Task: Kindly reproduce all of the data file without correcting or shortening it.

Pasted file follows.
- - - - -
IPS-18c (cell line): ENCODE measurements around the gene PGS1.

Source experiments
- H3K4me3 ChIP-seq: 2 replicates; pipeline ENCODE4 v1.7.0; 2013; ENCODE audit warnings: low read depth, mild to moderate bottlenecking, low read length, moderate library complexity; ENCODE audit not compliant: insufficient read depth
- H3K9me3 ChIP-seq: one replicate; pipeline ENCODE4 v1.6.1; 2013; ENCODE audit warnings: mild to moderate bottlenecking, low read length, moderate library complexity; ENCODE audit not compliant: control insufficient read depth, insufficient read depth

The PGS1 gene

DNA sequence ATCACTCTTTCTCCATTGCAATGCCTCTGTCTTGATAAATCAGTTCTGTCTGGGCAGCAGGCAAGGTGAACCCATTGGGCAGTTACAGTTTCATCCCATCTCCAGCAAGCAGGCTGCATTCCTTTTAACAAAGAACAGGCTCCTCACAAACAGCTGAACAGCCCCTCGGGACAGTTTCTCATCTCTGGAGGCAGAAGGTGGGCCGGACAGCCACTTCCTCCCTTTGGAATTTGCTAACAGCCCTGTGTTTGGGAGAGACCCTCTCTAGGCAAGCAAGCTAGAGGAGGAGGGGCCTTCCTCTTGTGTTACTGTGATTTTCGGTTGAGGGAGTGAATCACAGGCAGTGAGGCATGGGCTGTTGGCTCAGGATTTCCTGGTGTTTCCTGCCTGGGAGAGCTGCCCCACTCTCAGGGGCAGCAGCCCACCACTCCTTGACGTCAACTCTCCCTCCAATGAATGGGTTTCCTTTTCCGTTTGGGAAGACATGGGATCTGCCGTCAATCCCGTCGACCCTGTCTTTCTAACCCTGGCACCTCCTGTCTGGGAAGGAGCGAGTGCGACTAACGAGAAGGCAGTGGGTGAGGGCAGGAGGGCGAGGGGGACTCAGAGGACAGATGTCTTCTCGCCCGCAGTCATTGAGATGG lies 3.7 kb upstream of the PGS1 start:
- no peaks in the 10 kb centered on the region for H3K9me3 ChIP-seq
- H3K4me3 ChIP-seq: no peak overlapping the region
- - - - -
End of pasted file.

IPS-18c (cell line): ENCODE measurements around the gene PGS1.

Source experiments
- H3K4me3 ChIP-seq: 2 replicates; pipeline ENCODE4 v1.7.0; 2013; ENCODE audit warnings: low read depth, mild to moderate bottlenecking, low read length, moderate library complexity; ENCODE audit not compliant: insufficient read depth
- H3K9me3 ChIP-seq: one replicate; pipeline ENCODE4 v1.6.1; 2013; ENCODE audit warnings: mild to moderate bottlenecking, low read length, moderate library complexity; ENCODE audit not compliant: control insufficient read depth, insufficient read depth

The PGS1 gene

DNA sequence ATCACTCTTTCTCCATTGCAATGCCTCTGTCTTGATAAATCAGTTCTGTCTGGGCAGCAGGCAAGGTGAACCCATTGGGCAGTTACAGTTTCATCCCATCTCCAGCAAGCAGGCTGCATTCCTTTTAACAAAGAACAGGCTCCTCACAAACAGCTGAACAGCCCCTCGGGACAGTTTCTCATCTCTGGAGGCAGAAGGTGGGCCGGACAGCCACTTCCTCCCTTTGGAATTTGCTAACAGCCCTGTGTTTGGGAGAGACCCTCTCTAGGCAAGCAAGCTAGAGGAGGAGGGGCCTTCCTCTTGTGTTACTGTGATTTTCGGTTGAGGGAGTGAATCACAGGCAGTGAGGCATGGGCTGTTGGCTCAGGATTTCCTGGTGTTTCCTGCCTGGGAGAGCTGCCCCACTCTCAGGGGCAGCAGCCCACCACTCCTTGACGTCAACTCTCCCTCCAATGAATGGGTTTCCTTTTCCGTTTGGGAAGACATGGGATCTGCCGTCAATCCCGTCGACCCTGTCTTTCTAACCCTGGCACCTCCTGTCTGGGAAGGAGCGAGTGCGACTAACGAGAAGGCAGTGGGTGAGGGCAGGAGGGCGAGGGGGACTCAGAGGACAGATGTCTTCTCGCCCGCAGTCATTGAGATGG lies 3.7 kb upstream of the PGS1 start:
- no peaks in the 10 kb centered on the region for H3K9me3 ChIP-seq
- H3K4me3 ChIP-seq: no peak overlapping the region